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Age of Empires / Rise of Rome / Definitive Edition
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Topic Subject: Another old post, resource management
posted 04-19-99 02:01 PM ET (US)   
Praetor_Staffa wrote:
> This article is geared towards the high end player
> who has a fairly deep understanding of the economy
> of the game, the advantages and disadvantages of
> certain methods of resource gathering, and knows how
> to boom. A player who not only enjoys playing the
> game, but at being very good at the game, and wants
> to get better. This article will explain the "why"
> of things, and will explain the timing of gathering.
> The economy of the game shares a lot of similarity
> with that of real life. It is better to have 1
> dollar working to make more money, then it is to
> have 2 dollars saved. For instance, if your running
> a business, it is better to invest your money in
> equipment to manufacture more income, then it is to
> have your money sitting in a bank collecting
> interest. Of course, its better to have your money
> sitting in a bank collecting interest, then it is to
> have your money sitting under your pillow collecting
> dust, for the same reason, just a matter of scale.
> In the game, resources have 4 primary purposes, if
> your resources are not fulfilling one of these
> purposes then they are being wasted. If they are
> fulfilling the wrong purpose, then their use is not
> being maximized, and you will lose the game to
> someone who more fully maximizes their resources.
> The number of games lost due to a bad map are
> grossly insignificant in comparison to the number of
> games lost due to poor play. In all games, both
> sides made numerous mistakes, with the outcome of
> the game hinging on the decisions of the player.
> Bad maps make it harder to win, but rarely do they
> make it impossible. Between equal opponents, the
> one with the worst map will lose. Rarely do you
> have equal opponents, and if the one with the bad
> map was the better player, then often you will see
> he will win. The question here is not who had the
> worst map, but who was the better player.
> The earlier you spend your resources to improve your
> economy, the quicker you will have more resources to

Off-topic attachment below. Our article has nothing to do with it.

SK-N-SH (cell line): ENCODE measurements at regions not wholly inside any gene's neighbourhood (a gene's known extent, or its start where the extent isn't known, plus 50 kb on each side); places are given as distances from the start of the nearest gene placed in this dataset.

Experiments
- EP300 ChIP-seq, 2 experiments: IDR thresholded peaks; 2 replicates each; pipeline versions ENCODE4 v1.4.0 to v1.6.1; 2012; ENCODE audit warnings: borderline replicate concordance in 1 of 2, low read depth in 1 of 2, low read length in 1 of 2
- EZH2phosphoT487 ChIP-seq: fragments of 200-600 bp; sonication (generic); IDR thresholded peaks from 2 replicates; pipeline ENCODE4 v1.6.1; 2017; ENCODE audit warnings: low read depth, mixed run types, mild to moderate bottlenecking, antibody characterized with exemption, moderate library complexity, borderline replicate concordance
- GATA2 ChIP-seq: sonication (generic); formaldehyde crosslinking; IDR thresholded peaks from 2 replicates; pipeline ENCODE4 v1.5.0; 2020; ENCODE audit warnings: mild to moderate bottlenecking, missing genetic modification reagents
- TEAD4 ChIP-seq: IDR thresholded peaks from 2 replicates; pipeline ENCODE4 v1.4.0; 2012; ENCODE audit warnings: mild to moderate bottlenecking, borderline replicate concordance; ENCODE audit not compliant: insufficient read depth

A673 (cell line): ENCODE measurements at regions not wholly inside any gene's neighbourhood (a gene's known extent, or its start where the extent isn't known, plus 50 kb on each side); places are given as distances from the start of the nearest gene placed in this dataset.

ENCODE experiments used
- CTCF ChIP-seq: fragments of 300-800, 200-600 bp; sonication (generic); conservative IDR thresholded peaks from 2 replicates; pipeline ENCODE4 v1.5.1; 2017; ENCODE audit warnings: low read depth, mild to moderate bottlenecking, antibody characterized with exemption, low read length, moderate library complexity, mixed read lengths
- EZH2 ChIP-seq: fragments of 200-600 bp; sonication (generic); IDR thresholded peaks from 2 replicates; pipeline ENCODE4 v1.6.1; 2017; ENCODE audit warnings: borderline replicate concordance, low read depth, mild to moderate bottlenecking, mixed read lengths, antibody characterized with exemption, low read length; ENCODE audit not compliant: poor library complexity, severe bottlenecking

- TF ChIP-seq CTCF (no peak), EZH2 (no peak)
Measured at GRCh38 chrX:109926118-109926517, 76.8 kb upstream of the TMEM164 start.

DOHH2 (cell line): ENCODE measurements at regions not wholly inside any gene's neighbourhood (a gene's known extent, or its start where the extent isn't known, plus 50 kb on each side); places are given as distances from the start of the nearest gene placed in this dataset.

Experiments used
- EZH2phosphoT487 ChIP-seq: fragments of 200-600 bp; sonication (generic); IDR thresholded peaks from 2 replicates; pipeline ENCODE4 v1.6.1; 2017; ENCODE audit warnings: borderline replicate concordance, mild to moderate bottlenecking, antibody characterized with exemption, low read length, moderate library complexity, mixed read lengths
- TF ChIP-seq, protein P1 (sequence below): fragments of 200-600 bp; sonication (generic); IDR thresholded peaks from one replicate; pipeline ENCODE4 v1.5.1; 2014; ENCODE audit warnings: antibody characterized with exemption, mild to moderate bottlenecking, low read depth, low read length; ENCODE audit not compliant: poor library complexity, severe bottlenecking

> spend, and the quicker you can reinvest those
> resources to again increase your economy. And the
> quicker you economy will be large enough to kill
> your enemy, and this game is all about the quick and
> the dead.
> Often, people will build to much economy, and lose
> to a smaller economy that tooled faster and
> attacked. Loosely one can determine the size they
> can build too by the size and type of map. The
> smaller the map, the quicker you need to be ready to
> fight. One should also watch their opponents
> actions through achievements to determine when the
> opponent plans to attack.
> There are many ways you can use your resources, 4
> general ones are as follows/.
> You can invest your resources into generating more
> resources, economy
> You can invest your resources in your military
> You can invest your resources in defensive
> structures
> You can pool your resources to acquire the ability
> to respond to immediate situations.
> Stone age is the simplest age to determine where you
> should spend your resources, while 3 comes up with
> dock blocking and walling the map off with
> barracks/houses, its rare and wont be discussed
> here. For the most part, Stone age is all economy.
> Ask yourself this. Do you build a barracks before
> or after you start tooling? Unless you intend to
> rush with axers/clubbers, building a barracks before
> you started tooling is the sign that you did
> something wrong. You either gathered too much wood,
> or you didn't build enough fishing boats. Even if
> you don't build a barracks, if you are able to build
> a barracks without slowing down your production of
> boats/docks etc, then again, you did something
> wrong.
> Did you prevent your peons cutting stragglers from
> walking back to a straggler with 0 wood, cut the
> zeroth wood and return back to your tc, wasting an
> entire trip. I would not suggest micro managing
> your wood cutters when you have 20 of them and the
> distance they walk to the pit is minimal, but when
> you have 6, and the distance is large to the tc,
> then you should, for its very doable.
> When getting your first wood pit, did you time it
> such that the peons walking a long distance
> gathering wood from stragglers around your tc were
> sent to where you will place your pit before you got
> enough wood. Such that when the last peon gathering
> wood from a straggler arrives at the tc with the
> last of the 120 wood, you can have your peons
> cutting wood at the forest turn around and quickly
> build a pit. Thus greatly reducing the amount of
> time spent walking by your peons. Did you do this
> when the stragglers are close to your tc, thus
> wasting your time and energy, and wasting the nearby